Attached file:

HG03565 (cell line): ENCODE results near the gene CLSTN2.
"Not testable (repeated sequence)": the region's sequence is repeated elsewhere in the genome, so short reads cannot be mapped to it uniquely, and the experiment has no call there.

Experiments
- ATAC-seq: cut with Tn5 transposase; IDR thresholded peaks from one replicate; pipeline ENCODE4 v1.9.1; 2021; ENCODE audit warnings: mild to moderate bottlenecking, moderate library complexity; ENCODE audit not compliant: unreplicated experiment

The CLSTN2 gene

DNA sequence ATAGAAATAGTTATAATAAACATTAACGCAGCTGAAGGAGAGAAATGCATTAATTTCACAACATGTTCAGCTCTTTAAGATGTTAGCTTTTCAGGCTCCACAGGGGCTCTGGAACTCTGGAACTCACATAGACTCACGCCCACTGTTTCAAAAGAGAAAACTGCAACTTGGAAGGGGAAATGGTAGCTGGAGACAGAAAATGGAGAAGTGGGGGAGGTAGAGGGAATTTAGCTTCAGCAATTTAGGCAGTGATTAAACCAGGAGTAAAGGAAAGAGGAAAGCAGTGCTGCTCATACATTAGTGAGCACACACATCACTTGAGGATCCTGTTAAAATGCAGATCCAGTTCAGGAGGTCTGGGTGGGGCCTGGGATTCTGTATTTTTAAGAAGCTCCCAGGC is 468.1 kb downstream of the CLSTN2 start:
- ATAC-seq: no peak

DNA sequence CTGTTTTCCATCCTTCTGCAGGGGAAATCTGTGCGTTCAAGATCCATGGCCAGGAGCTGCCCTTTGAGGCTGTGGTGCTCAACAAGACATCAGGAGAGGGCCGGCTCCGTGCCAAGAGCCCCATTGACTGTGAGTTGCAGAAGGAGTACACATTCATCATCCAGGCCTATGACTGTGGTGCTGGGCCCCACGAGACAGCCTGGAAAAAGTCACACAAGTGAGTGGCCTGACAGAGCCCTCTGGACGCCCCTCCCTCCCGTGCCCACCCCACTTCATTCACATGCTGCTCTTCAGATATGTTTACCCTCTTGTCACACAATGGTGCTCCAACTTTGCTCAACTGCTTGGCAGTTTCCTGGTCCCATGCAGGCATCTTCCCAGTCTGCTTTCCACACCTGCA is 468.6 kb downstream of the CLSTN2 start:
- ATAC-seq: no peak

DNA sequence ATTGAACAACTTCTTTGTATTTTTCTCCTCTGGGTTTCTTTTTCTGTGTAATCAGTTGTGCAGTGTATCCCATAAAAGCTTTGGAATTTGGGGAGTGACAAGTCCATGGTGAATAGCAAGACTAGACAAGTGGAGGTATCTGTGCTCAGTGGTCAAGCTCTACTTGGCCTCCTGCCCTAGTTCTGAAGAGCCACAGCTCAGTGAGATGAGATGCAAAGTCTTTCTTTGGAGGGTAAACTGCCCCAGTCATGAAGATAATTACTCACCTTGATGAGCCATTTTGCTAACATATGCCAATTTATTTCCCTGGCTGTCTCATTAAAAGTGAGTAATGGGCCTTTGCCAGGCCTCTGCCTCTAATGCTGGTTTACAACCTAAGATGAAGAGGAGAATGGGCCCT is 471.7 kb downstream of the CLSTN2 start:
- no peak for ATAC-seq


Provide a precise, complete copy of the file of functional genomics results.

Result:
HG03565 (cell line): ENCODE results near the gene CLSTN2.
"Not testable (repeated sequence)": the region's sequence is repeated elsewhere in the genome, so short reads cannot be mapped to it uniquely, and the experiment has no call there.

Experiments
- ATAC-seq: cut with Tn5 transposase; IDR thresholded peaks from one replicate; pipeline ENCODE4 v1.9.1; 2021; ENCODE audit warnings: mild to moderate bottlenecking, moderate library complexity; ENCODE audit not compliant: unreplicated experiment

The CLSTN2 gene

DNA sequence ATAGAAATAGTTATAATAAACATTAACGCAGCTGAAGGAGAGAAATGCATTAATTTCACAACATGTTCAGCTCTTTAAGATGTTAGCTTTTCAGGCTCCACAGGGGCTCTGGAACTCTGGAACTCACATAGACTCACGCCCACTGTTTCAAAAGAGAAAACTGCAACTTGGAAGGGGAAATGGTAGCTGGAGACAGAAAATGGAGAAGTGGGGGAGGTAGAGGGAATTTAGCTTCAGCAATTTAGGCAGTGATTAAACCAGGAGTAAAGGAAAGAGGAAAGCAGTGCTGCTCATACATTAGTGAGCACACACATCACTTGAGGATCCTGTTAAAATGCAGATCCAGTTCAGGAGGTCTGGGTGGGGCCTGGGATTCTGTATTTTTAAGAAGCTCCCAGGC is 468.1 kb downstream of the CLSTN2 start:
- ATAC-seq: no peak

DNA sequence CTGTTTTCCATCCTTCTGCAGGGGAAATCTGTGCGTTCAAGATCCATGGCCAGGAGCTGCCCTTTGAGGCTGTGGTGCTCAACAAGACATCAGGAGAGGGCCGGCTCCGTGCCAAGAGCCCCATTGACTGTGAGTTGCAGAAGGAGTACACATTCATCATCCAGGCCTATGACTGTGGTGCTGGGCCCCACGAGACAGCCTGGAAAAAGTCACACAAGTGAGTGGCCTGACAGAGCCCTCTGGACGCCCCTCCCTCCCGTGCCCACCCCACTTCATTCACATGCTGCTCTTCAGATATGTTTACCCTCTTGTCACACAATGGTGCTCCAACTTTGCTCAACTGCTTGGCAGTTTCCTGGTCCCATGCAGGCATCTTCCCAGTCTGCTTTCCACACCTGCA is 468.6 kb downstream of the CLSTN2 start:
- ATAC-seq: no peak

DNA sequence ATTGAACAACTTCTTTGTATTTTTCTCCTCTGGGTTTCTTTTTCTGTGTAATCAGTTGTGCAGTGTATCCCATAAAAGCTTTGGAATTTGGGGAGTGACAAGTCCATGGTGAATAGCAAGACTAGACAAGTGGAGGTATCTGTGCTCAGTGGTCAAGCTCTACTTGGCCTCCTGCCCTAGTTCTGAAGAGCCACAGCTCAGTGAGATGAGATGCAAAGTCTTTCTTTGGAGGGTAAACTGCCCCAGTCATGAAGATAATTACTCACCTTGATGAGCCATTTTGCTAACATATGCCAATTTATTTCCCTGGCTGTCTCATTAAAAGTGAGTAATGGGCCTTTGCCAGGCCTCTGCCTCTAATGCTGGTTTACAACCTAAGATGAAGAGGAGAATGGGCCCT is 471.7 kb downstream of the CLSTN2 start:
- no peak for ATAC-seq